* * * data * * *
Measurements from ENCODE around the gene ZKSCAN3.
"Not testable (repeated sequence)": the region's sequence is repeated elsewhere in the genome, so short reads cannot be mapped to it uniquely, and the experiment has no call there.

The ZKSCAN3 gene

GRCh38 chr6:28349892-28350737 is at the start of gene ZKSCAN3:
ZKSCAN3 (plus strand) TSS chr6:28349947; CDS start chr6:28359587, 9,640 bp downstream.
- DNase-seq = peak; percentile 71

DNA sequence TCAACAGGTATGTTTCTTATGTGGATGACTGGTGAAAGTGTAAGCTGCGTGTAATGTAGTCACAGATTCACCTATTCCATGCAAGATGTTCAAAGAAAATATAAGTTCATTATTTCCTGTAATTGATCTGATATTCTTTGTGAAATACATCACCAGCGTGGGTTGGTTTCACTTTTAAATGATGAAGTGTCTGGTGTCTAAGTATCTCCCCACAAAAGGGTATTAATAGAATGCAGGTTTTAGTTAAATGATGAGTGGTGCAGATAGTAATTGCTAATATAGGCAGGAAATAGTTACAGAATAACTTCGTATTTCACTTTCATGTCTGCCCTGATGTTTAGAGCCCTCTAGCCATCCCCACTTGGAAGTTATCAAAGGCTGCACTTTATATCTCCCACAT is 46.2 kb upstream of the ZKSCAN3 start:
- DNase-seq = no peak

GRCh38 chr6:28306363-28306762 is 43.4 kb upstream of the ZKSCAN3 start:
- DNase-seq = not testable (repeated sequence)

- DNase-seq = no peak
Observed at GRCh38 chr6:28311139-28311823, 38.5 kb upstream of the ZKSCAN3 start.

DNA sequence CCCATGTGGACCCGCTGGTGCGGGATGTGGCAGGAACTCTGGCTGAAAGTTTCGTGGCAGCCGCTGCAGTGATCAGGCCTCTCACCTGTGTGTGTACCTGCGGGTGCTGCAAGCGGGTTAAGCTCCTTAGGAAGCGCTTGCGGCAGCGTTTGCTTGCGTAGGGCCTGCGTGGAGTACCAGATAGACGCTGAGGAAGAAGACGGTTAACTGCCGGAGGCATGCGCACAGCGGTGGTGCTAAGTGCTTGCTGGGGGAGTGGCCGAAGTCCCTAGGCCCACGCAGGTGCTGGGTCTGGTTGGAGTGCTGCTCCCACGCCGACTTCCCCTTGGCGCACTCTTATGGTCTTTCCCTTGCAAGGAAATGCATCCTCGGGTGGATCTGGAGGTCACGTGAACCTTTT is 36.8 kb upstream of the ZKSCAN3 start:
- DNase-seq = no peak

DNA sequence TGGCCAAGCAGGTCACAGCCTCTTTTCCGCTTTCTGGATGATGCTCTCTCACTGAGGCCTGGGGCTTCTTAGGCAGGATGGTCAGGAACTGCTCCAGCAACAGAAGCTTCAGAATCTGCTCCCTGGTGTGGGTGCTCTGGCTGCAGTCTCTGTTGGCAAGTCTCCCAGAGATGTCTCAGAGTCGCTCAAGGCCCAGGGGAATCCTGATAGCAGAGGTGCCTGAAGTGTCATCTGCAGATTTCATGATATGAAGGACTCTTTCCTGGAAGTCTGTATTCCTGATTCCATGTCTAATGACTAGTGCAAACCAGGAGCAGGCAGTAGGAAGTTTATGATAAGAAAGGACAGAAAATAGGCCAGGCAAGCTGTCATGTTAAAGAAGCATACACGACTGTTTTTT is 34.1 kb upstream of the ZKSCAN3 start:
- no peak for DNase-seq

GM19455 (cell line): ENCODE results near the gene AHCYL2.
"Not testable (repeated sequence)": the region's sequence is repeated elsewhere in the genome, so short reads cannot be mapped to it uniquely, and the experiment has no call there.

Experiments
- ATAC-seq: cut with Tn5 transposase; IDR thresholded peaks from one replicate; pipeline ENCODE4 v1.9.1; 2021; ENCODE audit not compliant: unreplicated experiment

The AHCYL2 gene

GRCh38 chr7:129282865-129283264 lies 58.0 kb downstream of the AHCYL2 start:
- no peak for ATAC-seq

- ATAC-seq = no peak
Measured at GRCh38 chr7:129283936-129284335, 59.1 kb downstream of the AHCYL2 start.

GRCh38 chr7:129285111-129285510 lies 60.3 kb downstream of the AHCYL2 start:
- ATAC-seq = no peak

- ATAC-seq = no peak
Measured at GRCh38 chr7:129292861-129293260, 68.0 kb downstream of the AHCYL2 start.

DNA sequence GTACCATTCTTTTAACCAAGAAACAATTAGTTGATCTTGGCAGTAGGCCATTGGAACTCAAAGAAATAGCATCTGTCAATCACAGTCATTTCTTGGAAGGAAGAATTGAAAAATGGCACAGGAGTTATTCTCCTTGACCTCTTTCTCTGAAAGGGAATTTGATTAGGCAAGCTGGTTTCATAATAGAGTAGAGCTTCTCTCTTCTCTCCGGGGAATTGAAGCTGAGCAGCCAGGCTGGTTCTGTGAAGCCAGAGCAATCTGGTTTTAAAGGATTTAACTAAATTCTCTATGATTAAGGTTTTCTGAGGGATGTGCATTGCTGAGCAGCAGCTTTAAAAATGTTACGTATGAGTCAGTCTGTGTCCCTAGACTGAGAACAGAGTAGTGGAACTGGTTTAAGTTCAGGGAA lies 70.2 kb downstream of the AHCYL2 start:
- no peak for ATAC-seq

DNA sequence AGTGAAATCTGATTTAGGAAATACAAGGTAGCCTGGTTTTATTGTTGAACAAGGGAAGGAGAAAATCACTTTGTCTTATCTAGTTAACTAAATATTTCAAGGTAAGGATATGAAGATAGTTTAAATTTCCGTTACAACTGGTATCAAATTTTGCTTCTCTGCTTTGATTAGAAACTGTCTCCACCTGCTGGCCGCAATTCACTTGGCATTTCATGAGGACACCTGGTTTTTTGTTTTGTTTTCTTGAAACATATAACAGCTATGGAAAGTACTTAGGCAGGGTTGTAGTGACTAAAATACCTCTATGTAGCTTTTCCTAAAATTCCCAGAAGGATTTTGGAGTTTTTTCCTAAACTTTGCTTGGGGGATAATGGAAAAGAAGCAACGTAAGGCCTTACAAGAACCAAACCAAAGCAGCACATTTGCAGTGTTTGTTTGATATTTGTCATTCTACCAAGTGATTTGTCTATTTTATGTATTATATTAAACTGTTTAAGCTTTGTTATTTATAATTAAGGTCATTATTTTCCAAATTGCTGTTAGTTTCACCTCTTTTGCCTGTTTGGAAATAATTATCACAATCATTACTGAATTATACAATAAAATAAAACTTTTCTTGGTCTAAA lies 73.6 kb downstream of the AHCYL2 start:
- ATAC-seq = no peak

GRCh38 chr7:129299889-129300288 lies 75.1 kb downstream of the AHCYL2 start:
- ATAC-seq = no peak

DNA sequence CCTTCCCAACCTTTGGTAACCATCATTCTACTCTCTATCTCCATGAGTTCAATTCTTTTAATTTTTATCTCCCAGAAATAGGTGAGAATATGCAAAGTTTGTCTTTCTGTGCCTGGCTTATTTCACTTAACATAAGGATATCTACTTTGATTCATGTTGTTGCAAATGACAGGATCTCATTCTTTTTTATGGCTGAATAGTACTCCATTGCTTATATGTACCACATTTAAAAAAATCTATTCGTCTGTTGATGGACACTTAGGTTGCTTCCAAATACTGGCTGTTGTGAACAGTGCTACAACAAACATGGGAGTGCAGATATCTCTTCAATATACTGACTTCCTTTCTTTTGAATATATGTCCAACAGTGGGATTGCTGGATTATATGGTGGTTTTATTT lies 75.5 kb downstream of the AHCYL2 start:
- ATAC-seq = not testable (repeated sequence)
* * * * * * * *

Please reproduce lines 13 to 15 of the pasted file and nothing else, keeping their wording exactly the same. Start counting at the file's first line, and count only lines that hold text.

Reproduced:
DNA sequence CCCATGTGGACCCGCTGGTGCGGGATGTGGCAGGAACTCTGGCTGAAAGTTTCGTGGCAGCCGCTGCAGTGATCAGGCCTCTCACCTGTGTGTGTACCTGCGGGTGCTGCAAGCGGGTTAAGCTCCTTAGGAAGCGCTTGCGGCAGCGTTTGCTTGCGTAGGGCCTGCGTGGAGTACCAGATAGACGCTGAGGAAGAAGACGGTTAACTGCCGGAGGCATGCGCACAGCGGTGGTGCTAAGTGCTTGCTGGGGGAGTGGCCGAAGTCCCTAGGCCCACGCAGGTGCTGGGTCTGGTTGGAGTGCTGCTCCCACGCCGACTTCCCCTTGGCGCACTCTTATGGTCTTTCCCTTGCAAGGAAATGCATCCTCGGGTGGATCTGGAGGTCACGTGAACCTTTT is 36.8 kb upstream of the ZKSCAN3 start:
- DNase-seq = no peak

DNA sequence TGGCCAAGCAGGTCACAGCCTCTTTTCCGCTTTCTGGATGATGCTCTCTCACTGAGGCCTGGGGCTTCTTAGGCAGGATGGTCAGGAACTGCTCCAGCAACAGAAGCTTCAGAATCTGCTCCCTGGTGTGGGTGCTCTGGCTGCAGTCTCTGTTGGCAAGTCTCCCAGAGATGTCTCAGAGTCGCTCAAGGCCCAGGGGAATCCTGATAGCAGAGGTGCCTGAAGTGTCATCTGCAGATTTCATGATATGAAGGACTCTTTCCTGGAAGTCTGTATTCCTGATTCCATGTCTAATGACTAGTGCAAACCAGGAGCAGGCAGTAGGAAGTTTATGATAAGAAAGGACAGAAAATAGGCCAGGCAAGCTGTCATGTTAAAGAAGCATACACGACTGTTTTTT is 34.1 kb upstream of the ZKSCAN3 start: